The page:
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With Quality and Control, Web Data Enters the Enterprise Mainstream

The web is the greatest repository of knowledge humankind has ever created, and it’s about to unlock some previously unheard-of innovations for enterprises who are willing to see quality data amid the chaos.

With Quality and Control, Web Data Enters the Enterprise Mainstream

With Quality and Control, Web Data Enters the Enterprise Mainstream

In this article, you’ll learn about:

  • The trends that are driving Web Data Integration (WDI) adoption in the enterprise
  • The stages of ADI life cycle
  • Best practices and uses cases for WDI
  • Real examples of how’s WDI solution is being used in the travel, finance, and retail industries WDI use cases

Content Summary

Where Quality, Control, and Scalability Converge steps up to the challenge
Discovering Wins Within the Web Data
Gaining a competitive advantage in the online travel industry
WDI Delivers Competitive Edge
Making smarter algorithms for financial success
The fast-paced world of retail

The web has fundamentally changed the way we interact with one another, do business, and learn about the world around us. We educate ourselves via Wikipedia or buy our coffee tables from vast digital “shopping malls” hosted by Amazon or Walmart. We use the web to collaborate with colleagues and track our daily to-do list, and nearly every business uses the web to find prospective customers.

Some ambitious enterprises see the web another way: The largest dataset humanity has ever compiled.

The challenge in getting value from this enormous dataset isn’t seeing or viewing it. The web is perfectly transparent—everyone can view a page’s underlying HTML to see the full structure and content. Rather, the challenge is in accessing the information in a way that permits you to collect the web data in a refined manner that emphasizes quality and control at every step. Even though the data is all there, it’s still locked behind the complexity that most enterprises haven’t yet figured out how to untangle.

The traditional form of collecting web data is a process called web scraping, which consists of downloading information from the HTML structure behind many pages at once. Web scraping projects tend to be resource-intensive because they require a unique combination of programming and data science skills—a recipe that can cost enterprises a great deal of money. On top of that, someone must regularly maintain web scraping code as target sites enhance the web technologies used for the site, which very often changes the presentation and structure of the data.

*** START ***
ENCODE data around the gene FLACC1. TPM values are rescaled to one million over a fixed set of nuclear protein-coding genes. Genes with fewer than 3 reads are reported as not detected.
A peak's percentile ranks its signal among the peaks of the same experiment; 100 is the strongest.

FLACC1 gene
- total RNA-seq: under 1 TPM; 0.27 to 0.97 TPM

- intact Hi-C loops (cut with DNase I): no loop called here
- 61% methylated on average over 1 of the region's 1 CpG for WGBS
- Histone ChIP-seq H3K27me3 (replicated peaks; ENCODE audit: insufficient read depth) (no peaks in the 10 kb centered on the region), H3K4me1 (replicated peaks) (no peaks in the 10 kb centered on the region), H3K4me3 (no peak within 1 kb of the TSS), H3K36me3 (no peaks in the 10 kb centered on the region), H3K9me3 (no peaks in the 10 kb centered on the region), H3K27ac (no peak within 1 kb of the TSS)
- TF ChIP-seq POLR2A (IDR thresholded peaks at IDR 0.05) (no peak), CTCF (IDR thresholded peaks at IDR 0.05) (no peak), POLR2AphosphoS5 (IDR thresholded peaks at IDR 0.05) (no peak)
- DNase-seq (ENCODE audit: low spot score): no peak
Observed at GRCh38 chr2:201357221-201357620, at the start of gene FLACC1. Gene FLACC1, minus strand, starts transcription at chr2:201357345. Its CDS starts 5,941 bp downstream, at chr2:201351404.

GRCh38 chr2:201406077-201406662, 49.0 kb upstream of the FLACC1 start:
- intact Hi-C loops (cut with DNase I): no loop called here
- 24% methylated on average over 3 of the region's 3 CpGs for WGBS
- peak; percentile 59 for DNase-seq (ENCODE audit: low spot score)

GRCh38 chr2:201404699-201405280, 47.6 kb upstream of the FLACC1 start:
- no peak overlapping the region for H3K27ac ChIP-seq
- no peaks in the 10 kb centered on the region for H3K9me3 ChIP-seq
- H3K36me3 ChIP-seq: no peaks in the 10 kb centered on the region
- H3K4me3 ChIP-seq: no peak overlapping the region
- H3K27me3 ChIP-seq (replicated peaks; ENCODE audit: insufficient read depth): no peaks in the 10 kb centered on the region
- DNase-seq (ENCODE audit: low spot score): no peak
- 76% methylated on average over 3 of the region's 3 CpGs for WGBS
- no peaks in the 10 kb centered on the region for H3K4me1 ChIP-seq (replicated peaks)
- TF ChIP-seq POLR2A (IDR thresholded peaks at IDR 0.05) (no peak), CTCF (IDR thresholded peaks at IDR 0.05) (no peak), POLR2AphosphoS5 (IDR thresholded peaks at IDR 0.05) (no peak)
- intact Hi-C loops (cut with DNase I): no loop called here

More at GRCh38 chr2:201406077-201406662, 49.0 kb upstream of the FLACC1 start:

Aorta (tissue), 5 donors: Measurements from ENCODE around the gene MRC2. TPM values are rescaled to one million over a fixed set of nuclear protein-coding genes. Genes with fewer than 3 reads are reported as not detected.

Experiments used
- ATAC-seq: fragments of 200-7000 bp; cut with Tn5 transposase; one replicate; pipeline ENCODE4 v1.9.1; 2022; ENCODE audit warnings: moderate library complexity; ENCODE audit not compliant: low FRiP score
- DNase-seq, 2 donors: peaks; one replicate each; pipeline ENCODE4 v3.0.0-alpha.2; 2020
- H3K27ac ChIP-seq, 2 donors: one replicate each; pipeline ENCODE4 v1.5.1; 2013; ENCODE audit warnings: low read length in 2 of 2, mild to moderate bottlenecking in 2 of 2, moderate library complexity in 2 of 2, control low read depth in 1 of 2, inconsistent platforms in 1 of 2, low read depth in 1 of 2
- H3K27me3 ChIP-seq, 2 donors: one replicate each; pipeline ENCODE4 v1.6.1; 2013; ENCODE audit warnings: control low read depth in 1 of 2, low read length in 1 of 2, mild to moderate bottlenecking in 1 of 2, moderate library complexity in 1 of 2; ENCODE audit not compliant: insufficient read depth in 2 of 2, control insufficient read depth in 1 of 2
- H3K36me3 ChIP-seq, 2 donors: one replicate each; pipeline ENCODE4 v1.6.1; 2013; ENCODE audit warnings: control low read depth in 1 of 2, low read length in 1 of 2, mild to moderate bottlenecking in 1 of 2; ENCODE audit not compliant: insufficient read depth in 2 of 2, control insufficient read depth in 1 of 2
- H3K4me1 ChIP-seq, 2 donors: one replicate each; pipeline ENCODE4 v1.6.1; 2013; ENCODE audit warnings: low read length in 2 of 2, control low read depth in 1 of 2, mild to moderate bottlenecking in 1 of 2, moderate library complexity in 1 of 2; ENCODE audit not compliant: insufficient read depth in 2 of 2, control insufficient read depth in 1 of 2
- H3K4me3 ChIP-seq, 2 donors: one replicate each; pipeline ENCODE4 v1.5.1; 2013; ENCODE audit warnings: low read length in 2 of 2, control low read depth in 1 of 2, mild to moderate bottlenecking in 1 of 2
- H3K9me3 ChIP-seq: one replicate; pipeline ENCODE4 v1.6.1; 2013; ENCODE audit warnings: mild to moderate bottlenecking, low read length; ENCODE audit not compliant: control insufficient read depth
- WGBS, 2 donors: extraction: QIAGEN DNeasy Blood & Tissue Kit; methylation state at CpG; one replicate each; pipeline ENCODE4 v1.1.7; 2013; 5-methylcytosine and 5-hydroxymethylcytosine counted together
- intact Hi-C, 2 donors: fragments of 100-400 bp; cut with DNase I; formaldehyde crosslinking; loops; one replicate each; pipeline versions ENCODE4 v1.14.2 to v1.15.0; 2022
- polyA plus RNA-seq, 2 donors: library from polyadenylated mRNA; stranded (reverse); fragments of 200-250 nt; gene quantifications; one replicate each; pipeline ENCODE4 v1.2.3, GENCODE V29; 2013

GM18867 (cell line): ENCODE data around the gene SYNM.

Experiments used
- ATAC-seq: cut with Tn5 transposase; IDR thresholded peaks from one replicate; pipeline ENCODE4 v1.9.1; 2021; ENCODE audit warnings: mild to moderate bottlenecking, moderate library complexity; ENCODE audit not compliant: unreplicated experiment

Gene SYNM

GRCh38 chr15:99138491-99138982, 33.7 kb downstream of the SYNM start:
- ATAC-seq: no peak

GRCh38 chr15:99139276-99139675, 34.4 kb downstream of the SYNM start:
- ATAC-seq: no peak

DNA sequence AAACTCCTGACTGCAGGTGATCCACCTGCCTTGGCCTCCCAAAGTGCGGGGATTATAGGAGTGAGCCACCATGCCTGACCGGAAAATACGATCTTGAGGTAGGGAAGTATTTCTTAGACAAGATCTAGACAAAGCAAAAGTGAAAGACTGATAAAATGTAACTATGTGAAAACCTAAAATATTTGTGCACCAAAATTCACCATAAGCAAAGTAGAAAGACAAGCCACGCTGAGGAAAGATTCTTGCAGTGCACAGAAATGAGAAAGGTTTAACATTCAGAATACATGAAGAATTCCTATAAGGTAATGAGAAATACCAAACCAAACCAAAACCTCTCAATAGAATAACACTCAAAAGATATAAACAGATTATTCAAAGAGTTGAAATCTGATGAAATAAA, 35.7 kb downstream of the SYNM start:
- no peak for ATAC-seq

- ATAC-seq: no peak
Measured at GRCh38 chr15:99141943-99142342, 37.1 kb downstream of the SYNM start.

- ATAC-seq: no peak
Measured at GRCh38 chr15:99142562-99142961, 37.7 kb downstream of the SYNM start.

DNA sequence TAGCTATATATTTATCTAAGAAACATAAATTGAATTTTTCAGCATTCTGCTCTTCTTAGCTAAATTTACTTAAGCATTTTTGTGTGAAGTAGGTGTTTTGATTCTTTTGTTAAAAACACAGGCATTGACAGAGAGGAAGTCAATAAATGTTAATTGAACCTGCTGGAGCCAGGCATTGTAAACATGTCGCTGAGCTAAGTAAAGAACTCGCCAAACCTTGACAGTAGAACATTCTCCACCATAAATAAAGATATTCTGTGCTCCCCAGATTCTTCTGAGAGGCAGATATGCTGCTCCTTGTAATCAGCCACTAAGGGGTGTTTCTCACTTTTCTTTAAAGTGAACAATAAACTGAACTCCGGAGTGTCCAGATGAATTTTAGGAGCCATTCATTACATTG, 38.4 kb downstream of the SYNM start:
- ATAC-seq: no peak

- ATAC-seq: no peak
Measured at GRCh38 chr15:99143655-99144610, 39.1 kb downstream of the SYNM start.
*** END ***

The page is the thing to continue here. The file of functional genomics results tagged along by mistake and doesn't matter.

While responsible web scraping is legal, those who do it must not break another website’s Terms of Service (ToS) or generally behave in unethical ways. Improperly coded scrapers can also send too many requests to a target site at once, either slowing them down or crashing the site in an illegal (albeit accidental) denial-of-service (DoS) attack. Most enterprises just aren’t willing to create legal exposure if it’s expensive and they can’t immediately see the value.

Enter Web Data Integration (WDI)—a new approach to acquiring the web’s vast amount of invaluable information. A WDI solution lets an enterprise programmatically aggregate web data from any number of websites in a single, homogeneous, and repeatable workflow. They can collect high-quality data with low resource requirements and little to no business risk. Data scientists can put the same amount of confidence in web data as they do their highly-controlled internal datasets, and then use complex tools to integrate their findings with other business applications to generate insights and explore new opportunities.

Enterprises across verticals are finding value in a WDI approach. Payment providers are using WDI to enhance a consumer’s buying experience by providing rich images and suggesting similar items to purchase as well. “As more payment processors integrate web data into their mobile and web solutions, more consumers will benefit from the ‘frictionless finance’ achieved through customized digital user experiences while retailers build brand loyalty, increase customer touch-points and create the personalized experience consumers desire.”